VERMILLION, S.D. -- It began with a donation and a concept 16 years ago to help elementary school students struggling with reading and it has flourished into one of the most successful reading development programs in the region.
The Reading Recovery Training Center, which is located at the Delzell Education Center at the University of South Dakota, is helping to change the lives of children as 3,200 students per year are getting the valuable help they need to beat illiteracy and conquer reading deficiencies. Since 1997, the USD Reading Recovery Training Center has impacted more than 62,000 children in 228 schools throughout 75 school districts in five states. Nationally, Reading Recovery has been a part of American schools since 1985 and is prevalent with training centers on 19 U.S. campuses.
“I have a deep respect for the entity of Reading Recovery,” said Garreth Zalud, Ph.D., director of the Reading Recovery Training Center at USD. “I have been in education for more than three decades and I don’t think there’s a better reading intervention program than this.”
Developed for first grade children considered “most-at-risk” and at the bottom 20 percent of their class in both reading and writing, Reading Recovery is an intensive intervention curriculum that lasts 12 to 20 weeks, depending on the student. The program begins with a test at the start of the series of lessons. Additional testing follows in the middle of the program, at the conclusion of the program and at the end of the school year. More importantly, Zalud says each lesson is carefully monitored and analyzed each day to determine the most important next teaching need.
“The lesson framework includes specialized techniques that are individually applied to each student, 30 minutes a day for five days a week,” he explained. “It’s less than 50 hours to change a kid’s life.”
Evidence points to significant issues for communities and school districts with high adult illiteracy. By working with students at a young age, they become better readers and writers, lessening the burden on schools as well as the community. “Kids that fail academically fail socially as well,” Zalud added. He says the benefits of students receiving one-on-one instruction as first graders are instrumental in helping them to become better readers.
“There’s always a group of kids who can’t respond to classroom or group instruction,” Zalud said. “This is why Reading Recovery is such an important program. We want to ensure that children are getting what they need to become readers.”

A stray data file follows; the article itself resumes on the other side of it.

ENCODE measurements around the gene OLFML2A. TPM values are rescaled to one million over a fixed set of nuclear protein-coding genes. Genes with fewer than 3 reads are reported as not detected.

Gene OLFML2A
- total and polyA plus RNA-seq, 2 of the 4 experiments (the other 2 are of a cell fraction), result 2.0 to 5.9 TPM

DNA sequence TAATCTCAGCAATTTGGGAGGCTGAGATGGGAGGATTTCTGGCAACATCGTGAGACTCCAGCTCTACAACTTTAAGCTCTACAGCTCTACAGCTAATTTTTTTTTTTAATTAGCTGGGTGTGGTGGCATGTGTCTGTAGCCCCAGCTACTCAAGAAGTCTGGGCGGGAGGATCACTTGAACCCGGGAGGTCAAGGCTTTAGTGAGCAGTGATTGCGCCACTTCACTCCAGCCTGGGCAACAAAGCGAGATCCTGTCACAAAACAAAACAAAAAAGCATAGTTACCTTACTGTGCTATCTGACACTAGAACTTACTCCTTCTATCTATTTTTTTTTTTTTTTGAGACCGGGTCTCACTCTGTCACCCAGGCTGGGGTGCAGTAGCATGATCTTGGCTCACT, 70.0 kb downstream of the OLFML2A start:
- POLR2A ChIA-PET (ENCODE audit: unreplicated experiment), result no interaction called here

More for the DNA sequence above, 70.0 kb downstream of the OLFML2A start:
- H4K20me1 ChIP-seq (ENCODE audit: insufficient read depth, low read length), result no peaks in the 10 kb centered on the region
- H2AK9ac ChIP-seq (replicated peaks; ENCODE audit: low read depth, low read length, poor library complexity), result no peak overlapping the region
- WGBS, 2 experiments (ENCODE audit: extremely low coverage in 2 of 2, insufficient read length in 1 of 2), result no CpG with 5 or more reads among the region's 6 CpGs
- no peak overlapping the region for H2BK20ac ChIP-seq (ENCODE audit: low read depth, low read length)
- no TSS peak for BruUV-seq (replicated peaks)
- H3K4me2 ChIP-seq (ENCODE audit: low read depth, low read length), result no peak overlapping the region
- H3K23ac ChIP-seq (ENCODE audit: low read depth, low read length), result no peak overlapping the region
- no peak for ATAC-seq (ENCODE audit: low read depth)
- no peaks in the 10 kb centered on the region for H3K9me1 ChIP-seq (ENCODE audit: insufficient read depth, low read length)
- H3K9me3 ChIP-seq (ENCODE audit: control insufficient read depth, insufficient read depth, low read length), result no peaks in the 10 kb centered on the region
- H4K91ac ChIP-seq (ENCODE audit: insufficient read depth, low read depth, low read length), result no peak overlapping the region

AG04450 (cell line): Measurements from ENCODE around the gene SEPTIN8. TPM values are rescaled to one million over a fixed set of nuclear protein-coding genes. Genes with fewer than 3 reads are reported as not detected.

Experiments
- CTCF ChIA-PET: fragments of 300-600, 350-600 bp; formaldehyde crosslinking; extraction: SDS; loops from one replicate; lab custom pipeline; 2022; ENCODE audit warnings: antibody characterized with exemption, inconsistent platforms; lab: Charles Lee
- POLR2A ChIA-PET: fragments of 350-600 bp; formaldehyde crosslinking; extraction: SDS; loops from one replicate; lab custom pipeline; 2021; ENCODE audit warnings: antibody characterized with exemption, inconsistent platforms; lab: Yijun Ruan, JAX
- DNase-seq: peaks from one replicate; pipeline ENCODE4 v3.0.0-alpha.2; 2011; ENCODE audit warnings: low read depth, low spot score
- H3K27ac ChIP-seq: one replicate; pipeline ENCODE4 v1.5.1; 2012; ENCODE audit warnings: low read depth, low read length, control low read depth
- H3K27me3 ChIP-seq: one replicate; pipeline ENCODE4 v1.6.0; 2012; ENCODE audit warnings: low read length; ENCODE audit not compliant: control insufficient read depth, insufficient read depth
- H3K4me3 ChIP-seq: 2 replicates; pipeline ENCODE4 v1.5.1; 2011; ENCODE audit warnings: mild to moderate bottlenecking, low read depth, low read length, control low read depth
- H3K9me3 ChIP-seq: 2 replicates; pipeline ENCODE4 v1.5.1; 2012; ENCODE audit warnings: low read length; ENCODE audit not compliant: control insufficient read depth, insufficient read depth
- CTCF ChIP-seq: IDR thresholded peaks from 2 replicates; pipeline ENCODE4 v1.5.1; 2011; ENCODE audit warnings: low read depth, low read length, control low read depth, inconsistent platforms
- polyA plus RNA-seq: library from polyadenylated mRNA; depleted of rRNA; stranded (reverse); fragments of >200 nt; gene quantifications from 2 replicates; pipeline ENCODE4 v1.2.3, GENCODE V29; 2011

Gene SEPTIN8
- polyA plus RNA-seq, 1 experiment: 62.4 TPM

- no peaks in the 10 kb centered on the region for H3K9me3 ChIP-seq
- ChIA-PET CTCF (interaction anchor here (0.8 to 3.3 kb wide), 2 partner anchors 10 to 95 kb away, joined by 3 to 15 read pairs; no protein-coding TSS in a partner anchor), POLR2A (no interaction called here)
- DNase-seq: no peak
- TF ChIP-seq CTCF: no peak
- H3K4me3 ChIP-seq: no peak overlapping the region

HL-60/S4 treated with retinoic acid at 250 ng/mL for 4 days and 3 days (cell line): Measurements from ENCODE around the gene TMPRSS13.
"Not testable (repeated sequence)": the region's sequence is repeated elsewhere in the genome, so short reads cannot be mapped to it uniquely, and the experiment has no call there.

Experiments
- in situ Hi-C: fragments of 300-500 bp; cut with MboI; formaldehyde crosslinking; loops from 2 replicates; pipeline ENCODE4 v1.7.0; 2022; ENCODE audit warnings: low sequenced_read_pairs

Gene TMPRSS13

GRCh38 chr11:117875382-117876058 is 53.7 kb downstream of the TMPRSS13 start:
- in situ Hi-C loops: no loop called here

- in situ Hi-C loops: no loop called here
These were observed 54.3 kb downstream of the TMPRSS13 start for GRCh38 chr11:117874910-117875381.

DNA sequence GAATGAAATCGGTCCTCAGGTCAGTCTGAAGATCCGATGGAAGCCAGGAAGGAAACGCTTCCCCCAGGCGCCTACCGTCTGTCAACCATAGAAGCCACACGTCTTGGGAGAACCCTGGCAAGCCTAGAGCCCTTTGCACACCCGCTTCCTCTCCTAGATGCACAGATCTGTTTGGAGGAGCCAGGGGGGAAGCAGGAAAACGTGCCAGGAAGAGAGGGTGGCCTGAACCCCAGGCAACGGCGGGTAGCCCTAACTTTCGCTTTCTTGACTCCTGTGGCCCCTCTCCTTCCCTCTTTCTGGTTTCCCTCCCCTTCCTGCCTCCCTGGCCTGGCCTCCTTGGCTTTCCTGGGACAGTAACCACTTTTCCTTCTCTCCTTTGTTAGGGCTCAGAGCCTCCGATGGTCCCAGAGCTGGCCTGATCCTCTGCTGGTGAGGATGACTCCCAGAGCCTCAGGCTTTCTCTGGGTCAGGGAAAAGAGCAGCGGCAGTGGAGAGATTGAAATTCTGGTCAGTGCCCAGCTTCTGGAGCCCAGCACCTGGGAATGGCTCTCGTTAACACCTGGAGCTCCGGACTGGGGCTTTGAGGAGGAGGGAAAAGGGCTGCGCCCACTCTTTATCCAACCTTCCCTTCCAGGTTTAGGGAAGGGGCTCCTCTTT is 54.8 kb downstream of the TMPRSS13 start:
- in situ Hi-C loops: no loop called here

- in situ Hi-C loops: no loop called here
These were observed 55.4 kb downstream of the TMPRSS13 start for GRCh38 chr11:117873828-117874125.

Zalud, who is also a professor of Curriculum and Instruction at USD, cites research and data that shows the effectiveness of Reading Recovery at making children better readers. Statistics indicate that the success rate of the program is astounding – eight of every 10 students who complete a full series of Reading Recovery lessons rejoin their classroom able to read within their class average.
“The high success rate of Reading Recovery is achieved through a combination of excellent training and ongoing professional development,” Zalud said. “Teachers are highly-trained on how to observe, record, analyze and respond to each child’s needs moment-to-moment and lesson-to-lesson. Every aspect of the program is very closely monitored.”
Ultimately, the best way to make schools better, Zalud explained, is to train teachers very, very well. Reading Recovery does just that. With support from a U.S. Department of Education Investing in Innovation (i3) Grant, the USD Reading Recovery Training Center provides training for Teacher Leaders and Teachers. Once trained, Teacher Leaders return to their school district and teach other teachers to become Reading Recovery teachers.
“Professional development for teachers is ongoing as long as you’re active in the field,” said Zalud, who noted that training requirements include attending professional development sessions designed to make sure teachers function in an efficient manner. “The success of Reading Recovery is dependent upon the skills of a teacher. It’s not the curriculum; it’s what you do with it.”
For more information about the Reading Recovery Training Center at the University of South Dakota, please visit www.usd.edu/education/reading-recovery/index.cfm or for more about Reading Recovery nationally, go to www.i3.readingrecovery.info.
A photo of Zalud is available for download at www.usd.edu/press/news/images/releases/Garreth_Zalud.jpg.